During the period of negotiations or for a maximum of four years, Israel will commit not to build or expand settlements in those areas of Judea and Samaria that are proposed to become part of Palestine. This “settlement freeze” does not apply to settlements in the Jordan Valley, eastern Jerusalem inside the security barrier, or other areas that are expected to become part of Israel. It does apply to Israeli enclaves in Palestinian areas. This is different from previous “freezes” which were applied to the entire area across the Green Line.
At the same time, Palestinians will agree not to join international organizations without permission from Israel, will end legal actions (e.g., in the International Criminal Court) against Israel, and end the “pay-to-slay” program.
The United States will agree to reopen the PLO mission in Washington and provide various kinds of aid.
What do the Palestinians think?
Of course they vehemently reject it. They couldn’t possibly accept the plan without almost as many caveats are there are items in it. The proposed Palestinian “state” is no more a state than is Vatican City. The requirements to end what we consider incitement (and they consider education in the fundamental principles of the Palestinian Movement) will be unacceptable to them. Pay-to-slay is inviolable. The “right of return” has always been sacrosanct. Hamas will never disarm. And Palestinians have never been prepared to admit that Israel belongs to the Jewish people, not one inch of it.
What does the left think?
Leftist organizations in Israel and the United States oppose the agreement because of the small size of the proposed Palestinian state and the limitations on its sovereignty, and—in the case of the American left—because they hate the president and have to oppose anything he does.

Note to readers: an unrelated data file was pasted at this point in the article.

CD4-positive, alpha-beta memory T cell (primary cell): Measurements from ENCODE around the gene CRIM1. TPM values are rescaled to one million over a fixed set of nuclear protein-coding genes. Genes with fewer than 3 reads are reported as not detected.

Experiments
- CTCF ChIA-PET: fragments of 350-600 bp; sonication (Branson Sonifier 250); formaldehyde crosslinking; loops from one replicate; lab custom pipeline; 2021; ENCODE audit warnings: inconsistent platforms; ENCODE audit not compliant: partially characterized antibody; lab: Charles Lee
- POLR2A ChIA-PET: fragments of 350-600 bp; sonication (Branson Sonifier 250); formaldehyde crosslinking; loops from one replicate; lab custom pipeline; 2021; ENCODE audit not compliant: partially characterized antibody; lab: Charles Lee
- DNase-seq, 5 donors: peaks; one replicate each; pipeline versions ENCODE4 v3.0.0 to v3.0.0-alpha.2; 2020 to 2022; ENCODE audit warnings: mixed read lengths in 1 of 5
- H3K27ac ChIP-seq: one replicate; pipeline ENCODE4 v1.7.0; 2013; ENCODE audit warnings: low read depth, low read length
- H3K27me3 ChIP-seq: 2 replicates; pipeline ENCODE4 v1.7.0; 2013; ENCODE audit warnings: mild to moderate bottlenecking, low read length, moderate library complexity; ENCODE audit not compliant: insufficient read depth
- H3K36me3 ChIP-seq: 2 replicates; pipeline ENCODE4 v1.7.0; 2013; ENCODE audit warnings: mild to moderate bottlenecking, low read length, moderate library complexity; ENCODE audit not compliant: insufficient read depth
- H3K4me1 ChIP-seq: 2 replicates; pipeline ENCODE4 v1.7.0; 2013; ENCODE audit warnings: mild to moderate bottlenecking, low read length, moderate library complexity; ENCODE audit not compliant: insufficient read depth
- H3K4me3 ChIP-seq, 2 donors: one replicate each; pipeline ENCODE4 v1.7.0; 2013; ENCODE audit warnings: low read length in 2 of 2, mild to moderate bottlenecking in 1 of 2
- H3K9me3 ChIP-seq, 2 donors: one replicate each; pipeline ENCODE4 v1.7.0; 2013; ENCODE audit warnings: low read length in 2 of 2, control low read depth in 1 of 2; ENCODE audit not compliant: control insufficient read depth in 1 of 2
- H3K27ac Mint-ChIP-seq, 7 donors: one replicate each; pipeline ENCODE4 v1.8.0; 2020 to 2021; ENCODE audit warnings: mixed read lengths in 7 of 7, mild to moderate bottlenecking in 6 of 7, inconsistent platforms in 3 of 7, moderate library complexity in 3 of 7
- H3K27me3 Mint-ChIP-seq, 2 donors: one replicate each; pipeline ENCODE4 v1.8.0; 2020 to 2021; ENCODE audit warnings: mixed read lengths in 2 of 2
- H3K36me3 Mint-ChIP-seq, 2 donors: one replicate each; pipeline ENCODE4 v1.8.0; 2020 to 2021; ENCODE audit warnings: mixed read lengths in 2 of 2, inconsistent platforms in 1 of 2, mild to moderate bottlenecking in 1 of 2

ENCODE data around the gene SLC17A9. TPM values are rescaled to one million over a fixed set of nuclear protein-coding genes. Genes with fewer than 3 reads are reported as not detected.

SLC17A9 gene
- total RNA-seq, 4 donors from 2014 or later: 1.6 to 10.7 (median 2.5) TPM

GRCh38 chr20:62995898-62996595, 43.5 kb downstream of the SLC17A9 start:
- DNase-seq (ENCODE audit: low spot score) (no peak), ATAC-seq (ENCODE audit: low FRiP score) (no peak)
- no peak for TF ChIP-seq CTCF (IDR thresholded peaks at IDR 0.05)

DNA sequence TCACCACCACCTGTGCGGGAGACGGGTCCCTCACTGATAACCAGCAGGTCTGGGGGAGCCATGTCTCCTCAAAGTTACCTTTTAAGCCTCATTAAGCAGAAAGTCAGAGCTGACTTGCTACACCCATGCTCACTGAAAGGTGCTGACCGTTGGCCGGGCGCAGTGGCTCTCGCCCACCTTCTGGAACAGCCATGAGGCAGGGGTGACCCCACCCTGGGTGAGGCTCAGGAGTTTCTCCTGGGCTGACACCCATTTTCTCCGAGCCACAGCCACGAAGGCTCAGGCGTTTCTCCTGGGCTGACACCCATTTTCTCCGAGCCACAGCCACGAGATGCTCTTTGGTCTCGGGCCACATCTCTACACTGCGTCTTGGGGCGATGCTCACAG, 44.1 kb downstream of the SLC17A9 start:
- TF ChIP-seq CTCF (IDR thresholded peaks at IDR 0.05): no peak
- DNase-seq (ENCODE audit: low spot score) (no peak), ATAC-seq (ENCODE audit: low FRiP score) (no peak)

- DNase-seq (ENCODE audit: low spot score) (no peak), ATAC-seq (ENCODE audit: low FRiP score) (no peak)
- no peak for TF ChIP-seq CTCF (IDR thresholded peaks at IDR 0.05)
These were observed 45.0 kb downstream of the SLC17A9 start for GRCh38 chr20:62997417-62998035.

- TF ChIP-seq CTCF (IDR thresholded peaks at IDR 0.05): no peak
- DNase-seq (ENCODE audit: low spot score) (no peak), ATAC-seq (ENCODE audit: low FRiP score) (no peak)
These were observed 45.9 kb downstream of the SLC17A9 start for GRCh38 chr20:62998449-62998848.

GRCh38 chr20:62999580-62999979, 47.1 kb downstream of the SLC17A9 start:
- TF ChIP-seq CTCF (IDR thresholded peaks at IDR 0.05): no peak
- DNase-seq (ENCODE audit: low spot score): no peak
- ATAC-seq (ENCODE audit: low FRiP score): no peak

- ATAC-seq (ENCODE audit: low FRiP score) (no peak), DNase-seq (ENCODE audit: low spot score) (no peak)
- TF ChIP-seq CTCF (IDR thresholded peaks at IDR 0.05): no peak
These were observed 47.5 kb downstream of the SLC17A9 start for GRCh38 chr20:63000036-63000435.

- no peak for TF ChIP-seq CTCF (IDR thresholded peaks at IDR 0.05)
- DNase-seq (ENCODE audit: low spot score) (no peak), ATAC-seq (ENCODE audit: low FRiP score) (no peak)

What does the right think?
Many members of the Israeli right oppose any Palestinian state, because they believe that the restrictions on sovereignty and militarization ultimately aren’t maintainable, and that the result of allowing its creation would be another terror entity on our border. They also disagree in principle with any concession of territory that’s part of the Land of Israel. But some think it’s worth the gamble in order to restart building in at least part of Judea and Samaria, and to obtain sovereignty in the Jordan Valley and other parts of Area C.
What do I think?
The plan can’t possibly be translated into a deal the Palestinians would agree with, even as a pretense. It pays lip service to the idea that Palestinians want normal lives in a well-run, economically flourishing state. Certainly there are those that do want this, but the leadership and what the late Barry Rubin used to refer to as “the young men with guns,” who determine what happens on the street, do not feel this way.